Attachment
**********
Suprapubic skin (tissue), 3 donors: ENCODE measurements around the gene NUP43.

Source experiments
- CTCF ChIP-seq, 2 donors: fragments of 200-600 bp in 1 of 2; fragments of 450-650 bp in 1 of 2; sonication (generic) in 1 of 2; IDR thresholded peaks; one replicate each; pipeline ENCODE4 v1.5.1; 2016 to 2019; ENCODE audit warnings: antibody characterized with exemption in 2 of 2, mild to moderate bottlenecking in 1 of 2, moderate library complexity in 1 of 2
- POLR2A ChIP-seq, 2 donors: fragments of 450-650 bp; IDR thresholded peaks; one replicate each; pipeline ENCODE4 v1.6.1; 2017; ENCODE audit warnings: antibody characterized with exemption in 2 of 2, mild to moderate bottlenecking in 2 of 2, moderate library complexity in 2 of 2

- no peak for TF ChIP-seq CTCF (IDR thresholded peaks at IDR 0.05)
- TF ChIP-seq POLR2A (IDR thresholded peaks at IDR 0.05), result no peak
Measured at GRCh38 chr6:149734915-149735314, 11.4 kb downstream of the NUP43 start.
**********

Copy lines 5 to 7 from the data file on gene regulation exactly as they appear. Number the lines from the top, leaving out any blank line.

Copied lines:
- no peak for TF ChIP-seq CTCF (IDR thresholded peaks at IDR 0.05)
- TF ChIP-seq POLR2A (IDR thresholded peaks at IDR 0.05), result no peak
Measured at GRCh38 chr6:149734915-149735314, 11.4 kb downstream of the NUP43 start.